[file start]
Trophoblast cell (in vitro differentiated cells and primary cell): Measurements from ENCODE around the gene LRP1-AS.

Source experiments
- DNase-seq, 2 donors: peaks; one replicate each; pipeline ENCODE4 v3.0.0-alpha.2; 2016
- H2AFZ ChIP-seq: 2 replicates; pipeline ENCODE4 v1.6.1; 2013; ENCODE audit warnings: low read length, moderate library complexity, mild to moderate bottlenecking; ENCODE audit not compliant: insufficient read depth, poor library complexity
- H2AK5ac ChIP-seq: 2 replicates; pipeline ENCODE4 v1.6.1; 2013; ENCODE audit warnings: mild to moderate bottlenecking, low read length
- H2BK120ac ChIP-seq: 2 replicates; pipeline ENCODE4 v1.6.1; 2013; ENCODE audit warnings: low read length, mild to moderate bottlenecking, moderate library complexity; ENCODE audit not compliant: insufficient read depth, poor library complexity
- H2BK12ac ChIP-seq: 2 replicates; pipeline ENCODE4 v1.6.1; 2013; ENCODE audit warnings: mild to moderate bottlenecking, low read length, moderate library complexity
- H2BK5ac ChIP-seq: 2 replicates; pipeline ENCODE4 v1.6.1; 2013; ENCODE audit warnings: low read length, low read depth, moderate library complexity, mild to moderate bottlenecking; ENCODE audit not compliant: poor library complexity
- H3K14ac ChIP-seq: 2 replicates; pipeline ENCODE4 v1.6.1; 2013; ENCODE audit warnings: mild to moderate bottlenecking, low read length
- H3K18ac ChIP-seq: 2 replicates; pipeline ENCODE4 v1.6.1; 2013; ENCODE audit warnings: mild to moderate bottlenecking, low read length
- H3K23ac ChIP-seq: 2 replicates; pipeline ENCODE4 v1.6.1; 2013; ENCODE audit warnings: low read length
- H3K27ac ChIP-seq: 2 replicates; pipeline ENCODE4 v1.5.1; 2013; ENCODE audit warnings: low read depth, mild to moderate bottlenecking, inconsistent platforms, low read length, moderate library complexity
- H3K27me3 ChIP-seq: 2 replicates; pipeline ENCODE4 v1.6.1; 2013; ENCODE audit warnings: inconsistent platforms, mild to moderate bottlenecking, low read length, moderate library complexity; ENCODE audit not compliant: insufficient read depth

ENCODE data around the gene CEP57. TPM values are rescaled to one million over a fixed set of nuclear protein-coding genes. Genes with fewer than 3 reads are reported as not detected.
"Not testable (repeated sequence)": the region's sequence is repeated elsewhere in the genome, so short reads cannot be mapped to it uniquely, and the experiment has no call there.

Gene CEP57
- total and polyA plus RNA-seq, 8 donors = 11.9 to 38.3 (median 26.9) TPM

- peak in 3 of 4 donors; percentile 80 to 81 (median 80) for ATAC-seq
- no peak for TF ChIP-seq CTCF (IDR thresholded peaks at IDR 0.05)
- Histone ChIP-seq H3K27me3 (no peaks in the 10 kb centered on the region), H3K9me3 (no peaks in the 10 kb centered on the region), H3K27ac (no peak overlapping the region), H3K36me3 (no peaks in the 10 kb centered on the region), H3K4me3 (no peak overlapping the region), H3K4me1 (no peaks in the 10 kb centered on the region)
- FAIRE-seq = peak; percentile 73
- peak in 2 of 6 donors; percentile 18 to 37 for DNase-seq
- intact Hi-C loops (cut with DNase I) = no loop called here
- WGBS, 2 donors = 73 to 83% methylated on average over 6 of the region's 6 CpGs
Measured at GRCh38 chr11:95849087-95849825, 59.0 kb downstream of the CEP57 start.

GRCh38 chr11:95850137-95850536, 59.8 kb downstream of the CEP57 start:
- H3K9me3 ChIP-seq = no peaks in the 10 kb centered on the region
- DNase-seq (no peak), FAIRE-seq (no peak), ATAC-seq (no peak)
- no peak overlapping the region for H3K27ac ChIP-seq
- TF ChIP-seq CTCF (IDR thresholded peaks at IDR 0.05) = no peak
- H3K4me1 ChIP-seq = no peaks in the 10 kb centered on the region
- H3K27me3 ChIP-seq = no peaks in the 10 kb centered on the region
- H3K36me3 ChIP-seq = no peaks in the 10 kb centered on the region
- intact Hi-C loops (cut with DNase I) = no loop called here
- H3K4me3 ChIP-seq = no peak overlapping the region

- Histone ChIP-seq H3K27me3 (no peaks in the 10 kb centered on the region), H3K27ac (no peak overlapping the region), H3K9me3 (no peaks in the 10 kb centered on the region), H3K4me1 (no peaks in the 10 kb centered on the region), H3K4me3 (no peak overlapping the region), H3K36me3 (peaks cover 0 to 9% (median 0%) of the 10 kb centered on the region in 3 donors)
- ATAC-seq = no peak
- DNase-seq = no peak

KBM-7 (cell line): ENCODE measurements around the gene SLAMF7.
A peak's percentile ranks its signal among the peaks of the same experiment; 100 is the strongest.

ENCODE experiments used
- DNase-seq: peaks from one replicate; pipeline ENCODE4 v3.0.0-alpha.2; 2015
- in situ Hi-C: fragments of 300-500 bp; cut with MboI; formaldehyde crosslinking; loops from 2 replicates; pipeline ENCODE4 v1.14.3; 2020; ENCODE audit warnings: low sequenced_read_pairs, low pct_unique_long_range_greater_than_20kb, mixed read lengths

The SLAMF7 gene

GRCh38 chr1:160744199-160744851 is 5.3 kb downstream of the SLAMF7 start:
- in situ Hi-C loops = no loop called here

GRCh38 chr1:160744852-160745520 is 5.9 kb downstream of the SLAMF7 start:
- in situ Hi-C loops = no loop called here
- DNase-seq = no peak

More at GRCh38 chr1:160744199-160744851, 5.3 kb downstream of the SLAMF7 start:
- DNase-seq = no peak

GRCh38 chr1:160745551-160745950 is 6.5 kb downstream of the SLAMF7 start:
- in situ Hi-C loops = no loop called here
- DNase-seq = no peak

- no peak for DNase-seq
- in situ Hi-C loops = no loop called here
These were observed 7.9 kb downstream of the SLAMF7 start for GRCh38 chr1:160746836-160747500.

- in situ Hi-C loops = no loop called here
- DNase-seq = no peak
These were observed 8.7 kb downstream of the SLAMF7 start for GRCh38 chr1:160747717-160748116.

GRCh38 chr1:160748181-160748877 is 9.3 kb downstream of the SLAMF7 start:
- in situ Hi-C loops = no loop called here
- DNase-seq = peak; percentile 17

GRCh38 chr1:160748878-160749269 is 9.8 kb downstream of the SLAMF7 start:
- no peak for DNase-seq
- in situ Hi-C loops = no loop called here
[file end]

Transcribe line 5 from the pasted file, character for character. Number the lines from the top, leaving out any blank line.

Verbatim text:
- H2AK5ac ChIP-seq: 2 replicates; pipeline ENCODE4 v1.6.1; 2013; ENCODE audit warnings: mild to moderate bottlenecking, low read length